While wildfires can be beneficial and necessary for some species and ecosystems, there are various negative impacts on our air, water, and land, as well as, subsequent impacts for human health.
Given the U.S. Environmental Protection Agency’s (EPA) mission to protect human health and the environment, the EPA’s Wildland Fire Research focuses on the impacts these fires have on human health and ecosystems.
Examining ambient air quality
EPA researchers are examining the worsening of ambient air quality from smoke and the contamination of surface and drinking waters, as well as ecological effects to habitats impacted by fire.
EPA’s Wildland Fire Research aims to address knowledge gaps across wildland fire topics, including:
- Development and evaluation of applicable ambient measurement technologies,
- Fate and transport of wildland fire smoke emissions,
- Elucidation of primary and secondary ambient air quality impacts,
- Effective interventions to reduce smoke exposure,
- Communicating health risk and public education strategies
- Impacts of fire and smoke on watersheds, and drinking water,
- Remobilization of chemicals at contaminated sites,
- Air, water, and soil impacts of fires that reach the wildland-urban interface (WUI),
- Public health impacts resulting from smoke, and
- Integration of social science approaches into public health research.
Key contributions to emissions characterization
EPA has made and continues to make significant contributions to the body of knowledge on emissions characterization (emission factors). These include measuring and modeling smoke’s impact on air quality, especially concentrations of fine particles and ozone. They are also working to characterize the chemical components of smoke and their respective toxicities.
Other contributions include physiological responses to smoke exposure; epidemiological studies for understanding population exposure to smoke and health outcomes; and impacts of fire on water quality and quantity. The EPA seeks social science methods to develop communication and community capacity tools to help communities reduce exposure during smoke episodes.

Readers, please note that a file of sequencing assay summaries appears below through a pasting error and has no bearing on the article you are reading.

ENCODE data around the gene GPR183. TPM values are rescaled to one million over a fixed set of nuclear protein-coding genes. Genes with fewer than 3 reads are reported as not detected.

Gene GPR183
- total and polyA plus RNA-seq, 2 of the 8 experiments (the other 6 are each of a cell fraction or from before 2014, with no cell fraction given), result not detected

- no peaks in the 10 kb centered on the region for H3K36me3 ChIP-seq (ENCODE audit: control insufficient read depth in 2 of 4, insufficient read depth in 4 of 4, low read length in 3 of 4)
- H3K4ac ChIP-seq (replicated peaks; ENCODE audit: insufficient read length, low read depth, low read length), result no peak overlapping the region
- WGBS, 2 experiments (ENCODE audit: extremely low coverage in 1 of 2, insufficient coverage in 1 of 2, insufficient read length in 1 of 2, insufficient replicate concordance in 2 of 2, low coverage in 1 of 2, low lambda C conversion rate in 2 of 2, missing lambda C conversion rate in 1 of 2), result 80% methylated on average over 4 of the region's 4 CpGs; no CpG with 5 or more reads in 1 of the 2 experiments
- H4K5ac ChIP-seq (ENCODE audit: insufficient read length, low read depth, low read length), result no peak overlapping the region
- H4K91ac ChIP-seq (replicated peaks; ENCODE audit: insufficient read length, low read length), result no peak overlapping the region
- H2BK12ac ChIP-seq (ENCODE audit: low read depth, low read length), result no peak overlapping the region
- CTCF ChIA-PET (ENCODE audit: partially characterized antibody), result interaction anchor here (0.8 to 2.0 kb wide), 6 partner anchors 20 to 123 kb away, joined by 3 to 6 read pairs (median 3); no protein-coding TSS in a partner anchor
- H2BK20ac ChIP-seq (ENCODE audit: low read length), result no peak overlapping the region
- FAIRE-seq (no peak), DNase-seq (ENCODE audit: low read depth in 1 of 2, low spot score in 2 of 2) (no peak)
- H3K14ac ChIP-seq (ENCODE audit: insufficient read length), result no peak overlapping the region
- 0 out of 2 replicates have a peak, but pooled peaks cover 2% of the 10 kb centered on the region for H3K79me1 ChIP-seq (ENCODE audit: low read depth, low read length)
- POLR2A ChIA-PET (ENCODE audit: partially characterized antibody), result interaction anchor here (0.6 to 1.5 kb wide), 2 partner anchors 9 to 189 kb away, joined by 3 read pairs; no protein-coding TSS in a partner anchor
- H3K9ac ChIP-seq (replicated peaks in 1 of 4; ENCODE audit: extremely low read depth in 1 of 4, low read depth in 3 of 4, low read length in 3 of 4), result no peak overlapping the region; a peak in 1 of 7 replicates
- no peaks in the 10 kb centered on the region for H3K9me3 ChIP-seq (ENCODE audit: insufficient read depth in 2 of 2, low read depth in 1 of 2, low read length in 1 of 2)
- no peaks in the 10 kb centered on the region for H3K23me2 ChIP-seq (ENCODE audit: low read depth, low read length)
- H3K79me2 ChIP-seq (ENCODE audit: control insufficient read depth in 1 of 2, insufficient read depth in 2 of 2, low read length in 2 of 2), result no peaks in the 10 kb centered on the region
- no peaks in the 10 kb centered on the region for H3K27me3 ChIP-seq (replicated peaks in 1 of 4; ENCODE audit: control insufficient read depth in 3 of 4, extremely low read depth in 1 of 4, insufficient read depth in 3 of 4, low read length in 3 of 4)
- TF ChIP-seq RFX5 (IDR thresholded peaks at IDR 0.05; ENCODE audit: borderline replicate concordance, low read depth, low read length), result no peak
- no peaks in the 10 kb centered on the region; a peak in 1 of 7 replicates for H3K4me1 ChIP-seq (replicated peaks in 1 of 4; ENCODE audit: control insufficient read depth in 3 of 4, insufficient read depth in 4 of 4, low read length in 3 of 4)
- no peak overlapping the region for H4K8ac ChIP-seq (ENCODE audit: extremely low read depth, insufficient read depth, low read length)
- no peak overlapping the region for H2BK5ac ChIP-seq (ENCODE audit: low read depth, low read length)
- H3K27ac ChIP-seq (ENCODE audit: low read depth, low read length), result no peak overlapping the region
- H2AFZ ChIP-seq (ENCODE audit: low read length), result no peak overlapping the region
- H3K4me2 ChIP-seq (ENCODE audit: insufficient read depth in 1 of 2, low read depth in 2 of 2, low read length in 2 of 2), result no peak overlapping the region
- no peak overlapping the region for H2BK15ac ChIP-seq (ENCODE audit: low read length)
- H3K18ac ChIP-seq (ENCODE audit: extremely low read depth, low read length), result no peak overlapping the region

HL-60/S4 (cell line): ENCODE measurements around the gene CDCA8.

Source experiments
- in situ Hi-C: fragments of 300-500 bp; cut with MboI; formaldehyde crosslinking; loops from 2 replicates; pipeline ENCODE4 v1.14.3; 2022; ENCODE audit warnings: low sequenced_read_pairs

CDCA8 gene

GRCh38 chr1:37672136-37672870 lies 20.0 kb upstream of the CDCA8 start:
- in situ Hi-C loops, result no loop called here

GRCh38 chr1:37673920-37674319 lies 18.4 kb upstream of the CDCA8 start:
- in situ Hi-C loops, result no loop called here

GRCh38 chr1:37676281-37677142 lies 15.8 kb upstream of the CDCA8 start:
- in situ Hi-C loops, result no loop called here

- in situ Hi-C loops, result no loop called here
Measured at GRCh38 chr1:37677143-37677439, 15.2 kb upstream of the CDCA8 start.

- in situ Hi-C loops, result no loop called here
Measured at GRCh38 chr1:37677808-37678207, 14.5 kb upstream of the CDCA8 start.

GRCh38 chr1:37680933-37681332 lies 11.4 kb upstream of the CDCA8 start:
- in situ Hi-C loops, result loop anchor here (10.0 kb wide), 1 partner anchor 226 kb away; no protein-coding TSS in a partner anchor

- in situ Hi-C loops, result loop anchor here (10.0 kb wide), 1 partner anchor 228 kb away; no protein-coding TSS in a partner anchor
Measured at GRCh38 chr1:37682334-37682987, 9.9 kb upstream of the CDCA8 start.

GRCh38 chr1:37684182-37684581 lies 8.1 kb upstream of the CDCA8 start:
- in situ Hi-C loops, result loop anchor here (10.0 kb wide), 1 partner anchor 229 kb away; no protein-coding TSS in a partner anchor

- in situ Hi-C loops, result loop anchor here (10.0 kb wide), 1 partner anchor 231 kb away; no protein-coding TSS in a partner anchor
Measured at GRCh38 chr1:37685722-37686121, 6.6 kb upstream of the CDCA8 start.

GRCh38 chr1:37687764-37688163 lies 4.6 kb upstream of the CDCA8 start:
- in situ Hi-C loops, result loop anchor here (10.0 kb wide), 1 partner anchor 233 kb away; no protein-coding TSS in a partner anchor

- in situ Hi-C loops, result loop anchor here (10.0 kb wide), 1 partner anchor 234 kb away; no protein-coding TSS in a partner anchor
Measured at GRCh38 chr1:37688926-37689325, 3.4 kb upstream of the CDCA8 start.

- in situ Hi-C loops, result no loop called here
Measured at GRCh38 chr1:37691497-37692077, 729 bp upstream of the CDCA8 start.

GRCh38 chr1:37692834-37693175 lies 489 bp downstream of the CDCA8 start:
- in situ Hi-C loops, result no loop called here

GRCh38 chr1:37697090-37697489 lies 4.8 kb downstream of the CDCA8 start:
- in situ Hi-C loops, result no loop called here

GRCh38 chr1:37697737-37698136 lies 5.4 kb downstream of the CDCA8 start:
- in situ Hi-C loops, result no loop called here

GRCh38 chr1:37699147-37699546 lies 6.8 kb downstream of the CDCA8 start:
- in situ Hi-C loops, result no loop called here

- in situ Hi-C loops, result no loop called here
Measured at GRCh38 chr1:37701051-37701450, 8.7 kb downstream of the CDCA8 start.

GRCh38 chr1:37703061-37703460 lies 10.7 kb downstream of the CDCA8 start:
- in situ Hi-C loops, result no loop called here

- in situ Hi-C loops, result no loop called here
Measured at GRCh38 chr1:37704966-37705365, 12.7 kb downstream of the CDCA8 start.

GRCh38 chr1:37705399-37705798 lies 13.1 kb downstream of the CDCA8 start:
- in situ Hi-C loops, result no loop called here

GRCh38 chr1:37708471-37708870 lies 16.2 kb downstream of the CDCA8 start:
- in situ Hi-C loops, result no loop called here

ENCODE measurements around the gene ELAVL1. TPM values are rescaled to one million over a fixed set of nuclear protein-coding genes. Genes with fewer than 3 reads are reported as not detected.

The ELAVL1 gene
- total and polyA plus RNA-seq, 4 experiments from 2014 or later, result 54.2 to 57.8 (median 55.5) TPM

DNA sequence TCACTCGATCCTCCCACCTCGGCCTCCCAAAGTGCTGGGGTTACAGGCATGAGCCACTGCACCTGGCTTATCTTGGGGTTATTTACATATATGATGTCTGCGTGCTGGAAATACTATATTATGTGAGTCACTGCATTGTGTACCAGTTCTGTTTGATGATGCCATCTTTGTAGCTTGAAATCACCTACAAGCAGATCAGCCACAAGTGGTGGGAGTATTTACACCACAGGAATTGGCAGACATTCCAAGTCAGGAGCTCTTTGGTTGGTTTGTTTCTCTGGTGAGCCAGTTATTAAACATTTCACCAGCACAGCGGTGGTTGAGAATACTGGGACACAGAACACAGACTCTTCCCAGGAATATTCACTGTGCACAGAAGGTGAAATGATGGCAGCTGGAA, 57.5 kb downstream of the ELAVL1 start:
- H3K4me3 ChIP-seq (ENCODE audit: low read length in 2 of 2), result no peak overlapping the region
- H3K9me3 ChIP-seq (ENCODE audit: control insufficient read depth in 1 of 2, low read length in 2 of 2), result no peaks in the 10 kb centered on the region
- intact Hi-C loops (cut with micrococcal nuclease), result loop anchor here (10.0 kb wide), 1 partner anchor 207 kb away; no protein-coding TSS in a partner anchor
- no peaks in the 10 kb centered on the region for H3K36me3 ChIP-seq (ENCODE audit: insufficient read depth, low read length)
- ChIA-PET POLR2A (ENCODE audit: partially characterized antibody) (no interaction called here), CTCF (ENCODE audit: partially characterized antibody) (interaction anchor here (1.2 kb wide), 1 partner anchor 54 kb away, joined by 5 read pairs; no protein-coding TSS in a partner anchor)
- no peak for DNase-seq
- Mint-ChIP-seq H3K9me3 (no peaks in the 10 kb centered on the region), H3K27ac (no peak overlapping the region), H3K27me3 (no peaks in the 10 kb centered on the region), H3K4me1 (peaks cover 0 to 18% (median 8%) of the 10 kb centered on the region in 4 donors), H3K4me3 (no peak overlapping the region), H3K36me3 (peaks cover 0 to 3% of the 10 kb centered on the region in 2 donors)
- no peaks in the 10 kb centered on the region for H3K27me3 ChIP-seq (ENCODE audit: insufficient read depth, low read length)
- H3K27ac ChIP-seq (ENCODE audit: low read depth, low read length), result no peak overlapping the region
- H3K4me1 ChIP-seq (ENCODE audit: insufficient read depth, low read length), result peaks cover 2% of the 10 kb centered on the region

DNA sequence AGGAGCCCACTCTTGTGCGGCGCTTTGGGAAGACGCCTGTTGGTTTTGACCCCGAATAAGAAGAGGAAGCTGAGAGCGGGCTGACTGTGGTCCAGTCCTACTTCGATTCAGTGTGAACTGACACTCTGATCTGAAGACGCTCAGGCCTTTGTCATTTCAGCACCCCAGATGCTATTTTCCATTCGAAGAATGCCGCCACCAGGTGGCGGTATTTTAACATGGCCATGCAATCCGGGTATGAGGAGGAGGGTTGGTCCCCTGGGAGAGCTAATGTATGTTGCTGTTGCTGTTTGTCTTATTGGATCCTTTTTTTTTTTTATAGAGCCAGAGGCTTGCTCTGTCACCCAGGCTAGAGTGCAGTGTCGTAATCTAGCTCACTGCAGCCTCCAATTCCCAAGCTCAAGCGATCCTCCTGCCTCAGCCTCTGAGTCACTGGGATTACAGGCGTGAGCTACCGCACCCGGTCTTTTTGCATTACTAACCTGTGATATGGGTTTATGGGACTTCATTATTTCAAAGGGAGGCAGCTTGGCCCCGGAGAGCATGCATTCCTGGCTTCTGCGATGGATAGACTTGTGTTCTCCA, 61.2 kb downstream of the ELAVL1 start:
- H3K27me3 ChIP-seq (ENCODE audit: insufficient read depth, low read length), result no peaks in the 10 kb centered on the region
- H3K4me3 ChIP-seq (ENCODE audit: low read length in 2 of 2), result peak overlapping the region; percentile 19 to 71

Air quality impacts of alternative fire management practices
Improving understanding of these impacts can help support forest management decisions to prevent severe fires
EPA is collaborating with the U.S. Forest Service and the Department of the Interior to evaluate air quality impacts of alternative fire management practices, including prescribed fires that can reduce the severity of wildfires. Improving understanding of these impacts can help support forest management decisions that can prevent severe fires.
EPA research has not focused on occupational health regarding wildland fires. While occupational exposure studies are very important, this works falls under missions of the National Institute for Occupational Safety & Health (NIOSH) and the Occupational Safety and Health Administration (OSHA).
Assessment on impact of prescribed fire and wildfire
EPA is leading the development of an assessment, comparing the impacts of prescribed fire and wildfire, in coordination with the U.S. Forest Service (USFS) and the Department of the Interior (DOI), with contributions from the National Institute of Standards and Technology (NIST).
This report will provide a better understanding of the health and environmental impacts of wildland fire, specifically smoke. The interagency approach is critical as USFS and DOI are experts in understanding various aspects of fire, NIST is an expert in the damages from fires, and EPA provides expertise in understanding the public health and environmental impacts of fire.
EPA’s Wildland Fire Research
As EPA’s Wildland Fire Research grows and adds to the body of knowledge over time, much of the findings will impact protecting human health and the environment by characterizing and developing strategies to mitigate the impacts of wildfire smoke on human health and ecosystems. EPA research on this topic will also inform the way we prepare, respond, and recover from wildland fires.
EPA’s researchers are top scientists, representing a broad range of disciplines, including atmospheric science, health sciences, ecology, and social sciences. They are faced with the growing challenges associated with climate change and ensuring equitable protection for all citizens including disadvantaged communities who bear a disproportionate impact from air pollution and climate change.
EPA’s multi-disciplinary researchers, together with partners from throughout federal, state, and local government agencies around the country, are working together to address these challenges. EPA will conduct the research needed to reduce the growing risk of wildfires and continue to protect human health and the environment.